‘Lucia’, Your First Best Worst Opera

Romeo and Juliet in Scotland.  That is the easiest way to sum up Gaetano Donizetti’s dramatic opera, Lucia di Lammermoor.

It is, perhaps, unfair to summarize this opera so succinctly, when it is so famous, so much a “classic” of the opera genre.  Following the links on Wikipedia, I learned that Lucia was based on a Waverly novel by Sir Walter Scott – The Bride of Lammermoor – which in turn was apparently based on true events.  That might explain why it is somewhat more credible, and more compelling, than Romeo and Juliet, even though the plot runs nearly parallel.

The Ashton family is archenemies with the Ravenswood family (what a splendid name!).  As these things go, Lucia Ashton (Anna Netrebko) falls in love with Edgardo Ravenswood (Piotr Beczala).  She happens to have a brother, Enrico (Mariusz Kwiecien), and because he is a baritone, we know whose side he’s not on.  Taking her love for Edgardo as a betrayal, Enrico schemes to force his sister into a marriage to Lord Arturo Bucklaw, a political ally.  It does not get better from there.

The story is dreadful in every way, while the music is wonderful.  Unfortunately, I had watched all the best clips before watching the whole opera, so I didn’t enjoy it as much as I could have.  The themes are stirringly beautiful, from the most well-known group number “Chi mi frena in tal momento” to the duet
“O sole, più ratto,” with its bloodthirsty lyrics and (oddly) cheerful melody.  I was constantly torn between shuddering at the storyline and savoring the beautiful music.  Maybe if Romeo and Juliet had been a bel canto opera, I would have liked it, too.

I’m no opera critic.  I thought the performances, by the same trio that starred in Eugene Onegin, were great.  Kwiecien played an absolutely sinister, psycho brother, and Beczala again sang the well-intentioned hero character with sincerity and emotion.  I’m not sure Lucia is Netrebko’s role, but she did an excellent job as far as I could tell, lending some reality to a role that would be hard to portray.  I always like her heartfelt interpretations, and I’m looking forward to seeing her in Iolanta in February.

The costumes and setting were well done.  It did bother me that they were historically impossible – that is, this production is set well after the historical events that are supposed to coincide with it.  However, this is a common fault of modern productions and can (kind of) be overlooked.

Honestly, Lucia is as dramatic, dark, and dreary as 19th century operas get, and yet if that doesn’t phase you, I would recommend it as a first opera.  It’s the most fast-paced opera I have seen; it feels shorter than most, even though it isn’t.  The music is great and the performances are great.  It’s a staple of opera repertoire, and you’ll want to see it eventually if you get into opera at all.  Zero stars for the plot, five stars for everything else.

The "Gloria Scott"

– but first, let me wish you all a (belated) Merry Christmas and a happy New Year!

I’m sorry I haven’t posted very much.  It’s been a strange year from start to finish and, very sadly, less bookish than I had planned.  Pretty much the only challenge I completed (apart from Onegin) was o’s Russian Literature 2014 challenge, and even there, I only read Dostoyevsky and Pushkin.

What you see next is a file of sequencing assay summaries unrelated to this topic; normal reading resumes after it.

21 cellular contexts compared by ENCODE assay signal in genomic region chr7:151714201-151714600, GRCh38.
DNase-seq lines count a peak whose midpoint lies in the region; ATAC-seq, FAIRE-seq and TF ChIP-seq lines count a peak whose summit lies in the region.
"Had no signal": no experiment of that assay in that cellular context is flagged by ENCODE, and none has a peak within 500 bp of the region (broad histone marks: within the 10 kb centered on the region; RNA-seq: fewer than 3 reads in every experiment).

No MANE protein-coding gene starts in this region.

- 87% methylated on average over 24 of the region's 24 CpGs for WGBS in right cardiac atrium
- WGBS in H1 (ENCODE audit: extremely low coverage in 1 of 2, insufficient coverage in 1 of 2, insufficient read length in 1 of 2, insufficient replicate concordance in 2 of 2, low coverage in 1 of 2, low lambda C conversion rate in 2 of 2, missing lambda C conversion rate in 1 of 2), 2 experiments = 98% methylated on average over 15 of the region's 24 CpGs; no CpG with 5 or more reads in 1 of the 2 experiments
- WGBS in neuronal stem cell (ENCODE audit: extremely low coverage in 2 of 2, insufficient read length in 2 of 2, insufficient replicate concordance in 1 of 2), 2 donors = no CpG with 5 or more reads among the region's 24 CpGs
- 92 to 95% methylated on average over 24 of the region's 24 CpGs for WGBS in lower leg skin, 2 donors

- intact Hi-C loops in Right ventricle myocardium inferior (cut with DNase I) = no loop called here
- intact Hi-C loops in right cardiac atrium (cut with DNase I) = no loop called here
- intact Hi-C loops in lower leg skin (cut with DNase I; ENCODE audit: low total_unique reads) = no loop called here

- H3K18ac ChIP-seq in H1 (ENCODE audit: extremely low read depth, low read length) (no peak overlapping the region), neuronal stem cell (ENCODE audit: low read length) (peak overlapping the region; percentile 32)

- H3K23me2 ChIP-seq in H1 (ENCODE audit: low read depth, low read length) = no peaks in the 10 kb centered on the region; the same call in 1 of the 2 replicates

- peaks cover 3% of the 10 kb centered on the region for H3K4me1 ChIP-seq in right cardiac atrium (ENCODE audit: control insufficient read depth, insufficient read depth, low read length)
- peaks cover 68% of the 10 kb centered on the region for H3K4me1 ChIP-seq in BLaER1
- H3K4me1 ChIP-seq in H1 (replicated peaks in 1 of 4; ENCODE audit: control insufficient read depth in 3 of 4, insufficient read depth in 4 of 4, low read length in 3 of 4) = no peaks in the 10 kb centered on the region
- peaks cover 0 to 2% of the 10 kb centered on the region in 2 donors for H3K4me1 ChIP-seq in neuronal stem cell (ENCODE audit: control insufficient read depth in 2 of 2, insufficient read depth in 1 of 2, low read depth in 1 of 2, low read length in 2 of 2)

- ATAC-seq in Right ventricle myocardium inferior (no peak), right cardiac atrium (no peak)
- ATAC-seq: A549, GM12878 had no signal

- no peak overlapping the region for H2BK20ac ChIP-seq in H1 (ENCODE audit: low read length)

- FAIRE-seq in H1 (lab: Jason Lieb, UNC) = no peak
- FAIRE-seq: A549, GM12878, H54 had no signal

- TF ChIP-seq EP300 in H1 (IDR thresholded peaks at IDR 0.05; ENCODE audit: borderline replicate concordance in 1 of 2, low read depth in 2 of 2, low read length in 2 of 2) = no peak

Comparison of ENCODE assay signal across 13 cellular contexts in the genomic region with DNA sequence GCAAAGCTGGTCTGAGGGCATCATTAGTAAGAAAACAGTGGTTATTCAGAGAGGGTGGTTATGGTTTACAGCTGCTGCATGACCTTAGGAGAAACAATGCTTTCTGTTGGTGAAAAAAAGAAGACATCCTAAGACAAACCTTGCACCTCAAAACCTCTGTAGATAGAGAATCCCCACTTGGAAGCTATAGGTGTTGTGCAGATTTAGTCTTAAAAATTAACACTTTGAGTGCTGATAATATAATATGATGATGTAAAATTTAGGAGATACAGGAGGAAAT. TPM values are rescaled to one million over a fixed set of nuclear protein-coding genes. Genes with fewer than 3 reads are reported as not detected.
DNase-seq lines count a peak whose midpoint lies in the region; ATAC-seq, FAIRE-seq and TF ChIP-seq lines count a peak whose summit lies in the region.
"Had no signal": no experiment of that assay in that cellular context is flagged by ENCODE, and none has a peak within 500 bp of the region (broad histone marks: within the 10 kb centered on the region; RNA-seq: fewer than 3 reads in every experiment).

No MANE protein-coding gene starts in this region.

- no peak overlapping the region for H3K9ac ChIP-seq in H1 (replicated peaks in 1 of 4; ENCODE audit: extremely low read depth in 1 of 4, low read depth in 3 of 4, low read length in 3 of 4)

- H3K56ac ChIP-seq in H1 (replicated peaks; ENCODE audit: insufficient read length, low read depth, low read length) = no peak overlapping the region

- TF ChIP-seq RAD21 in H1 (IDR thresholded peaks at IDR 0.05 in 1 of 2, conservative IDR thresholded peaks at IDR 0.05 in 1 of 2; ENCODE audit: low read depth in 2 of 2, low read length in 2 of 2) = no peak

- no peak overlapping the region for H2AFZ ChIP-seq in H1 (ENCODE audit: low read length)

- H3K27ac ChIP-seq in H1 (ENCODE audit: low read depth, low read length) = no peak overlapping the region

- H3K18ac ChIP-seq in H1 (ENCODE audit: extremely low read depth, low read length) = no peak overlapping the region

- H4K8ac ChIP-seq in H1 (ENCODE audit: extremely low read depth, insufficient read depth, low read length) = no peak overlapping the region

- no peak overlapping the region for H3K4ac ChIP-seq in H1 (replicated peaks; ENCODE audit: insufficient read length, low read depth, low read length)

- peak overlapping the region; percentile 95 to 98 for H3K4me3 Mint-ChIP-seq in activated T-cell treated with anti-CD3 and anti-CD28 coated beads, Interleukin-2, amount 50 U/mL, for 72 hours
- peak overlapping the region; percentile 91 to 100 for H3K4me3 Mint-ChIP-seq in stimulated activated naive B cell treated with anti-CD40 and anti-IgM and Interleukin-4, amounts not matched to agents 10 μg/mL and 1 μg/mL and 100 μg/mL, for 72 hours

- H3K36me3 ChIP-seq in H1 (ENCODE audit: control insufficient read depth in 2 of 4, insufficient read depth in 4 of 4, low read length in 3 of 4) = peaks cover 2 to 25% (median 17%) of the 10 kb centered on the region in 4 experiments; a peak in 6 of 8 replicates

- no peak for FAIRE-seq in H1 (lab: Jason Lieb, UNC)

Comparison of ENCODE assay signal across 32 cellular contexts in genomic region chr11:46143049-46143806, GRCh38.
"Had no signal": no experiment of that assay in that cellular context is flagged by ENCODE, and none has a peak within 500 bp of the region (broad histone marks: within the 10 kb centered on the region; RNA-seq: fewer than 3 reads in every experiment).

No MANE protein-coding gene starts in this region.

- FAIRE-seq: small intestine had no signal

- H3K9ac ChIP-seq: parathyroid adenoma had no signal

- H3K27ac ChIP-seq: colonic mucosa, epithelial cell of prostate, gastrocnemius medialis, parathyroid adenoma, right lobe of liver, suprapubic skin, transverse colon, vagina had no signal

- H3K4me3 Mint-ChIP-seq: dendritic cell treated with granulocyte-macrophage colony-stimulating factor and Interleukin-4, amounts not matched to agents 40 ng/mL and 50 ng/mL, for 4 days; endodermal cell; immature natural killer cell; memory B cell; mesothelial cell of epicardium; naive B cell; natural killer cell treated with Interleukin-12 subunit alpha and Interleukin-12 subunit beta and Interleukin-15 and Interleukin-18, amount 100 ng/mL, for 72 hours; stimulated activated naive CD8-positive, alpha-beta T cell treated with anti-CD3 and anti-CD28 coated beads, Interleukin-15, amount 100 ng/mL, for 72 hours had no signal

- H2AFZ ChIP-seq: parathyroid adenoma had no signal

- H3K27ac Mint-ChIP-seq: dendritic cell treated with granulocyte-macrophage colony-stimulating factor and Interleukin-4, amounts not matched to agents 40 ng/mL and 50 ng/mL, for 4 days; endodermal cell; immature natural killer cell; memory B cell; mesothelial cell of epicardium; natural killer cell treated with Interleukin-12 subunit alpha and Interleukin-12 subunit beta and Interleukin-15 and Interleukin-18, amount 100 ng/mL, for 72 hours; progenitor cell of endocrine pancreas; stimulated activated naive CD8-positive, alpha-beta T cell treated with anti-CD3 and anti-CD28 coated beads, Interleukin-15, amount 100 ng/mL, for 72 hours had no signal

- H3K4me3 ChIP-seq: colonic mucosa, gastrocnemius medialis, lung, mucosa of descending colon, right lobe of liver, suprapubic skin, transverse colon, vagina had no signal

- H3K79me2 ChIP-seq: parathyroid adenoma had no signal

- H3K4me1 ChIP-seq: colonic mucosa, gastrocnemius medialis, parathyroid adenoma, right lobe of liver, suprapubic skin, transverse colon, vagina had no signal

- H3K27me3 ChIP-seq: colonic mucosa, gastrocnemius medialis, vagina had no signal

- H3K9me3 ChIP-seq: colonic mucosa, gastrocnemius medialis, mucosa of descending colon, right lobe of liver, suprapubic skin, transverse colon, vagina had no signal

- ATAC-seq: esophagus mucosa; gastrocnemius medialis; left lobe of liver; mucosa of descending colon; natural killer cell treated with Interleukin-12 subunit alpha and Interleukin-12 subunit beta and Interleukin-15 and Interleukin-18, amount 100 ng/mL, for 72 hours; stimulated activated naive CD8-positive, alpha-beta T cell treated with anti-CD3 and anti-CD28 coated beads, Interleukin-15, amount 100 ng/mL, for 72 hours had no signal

That said, for a slow year, I’m glad to have read The Brothers Karamazov and Lord Jim, which had seemed so inaccessible before.  I hope to do better next year, but am not making any grand commitments…

There’s one challenge I’m carrying over, and that’s re-reading the Complete Sherlock Holmes.  I haven’t read it in its entirety in about ten years.  It’s a joy to come back to my favorite character in all literature, and I’m reading chronologically this time, following this list which looks pretty good.  (There was a day I would have figured out the timeline on my own, but nowadays finding time is not so easy.)

I’m going to keep these commentaries short and sweet and hopefully frequent.  I will try my best not to post mystery-related spoilers!  Here’s the first segment, “The Adventure of the ‘Gloria Scott'” . . .

Holmes himself says that the “Gloria Scott” was the “first [case] in which I was ever engaged.”  It is instantly interesting that he has these feelings of nostalgia, and he, in fact, is insistent that Watson listens to the story of his first investigation.

He goes so far as to describe his “two years” at college in a couple of paragraphs, where we learn his interests and studies were so different than everyone else’s that he had nothing in common with anyone.  He made one friend, Victor Trevor, and that by accident (a most literal accident).  Holmes inadvertently depicts his own listlessness by describing the opposite trait in Trevor, and through these bits and pieces we get a pretty clear understanding of Holmes before his meeting Watson.  There is, in fact, a very telling parallel between his befriending Trevor and his befriending Watson – they were both someone Holmes could talk to.

The rest of this story is about the mystery of Trevor’s father.  It’s not the most thrilling Doyle plot, but two things are interesting about it:

  1. how Doyle writes a sea story, tapping into his experiences as a ship’s surgeon
  2. how Holmes interacts with acquaintances
// Spoilers in white

It’s particularly depressing that Holmes ends up losing his friend through the very science of deduction that he makes his livelihood.  By the end of telling the story, too, Holmes has come back to “real life,” the cut and dry of the “facts of the case,” and calling Watson “Doctor” with (what seems to me) audible stoicism.  
// End spoilers

These brush strokes of word-painting are something I doubt Doyle thought twice about – he had a true gift for writing characters in few words.  “The Gloria Scott” speaks a great deal about the character of Holmes, and that makes it worth a re-read.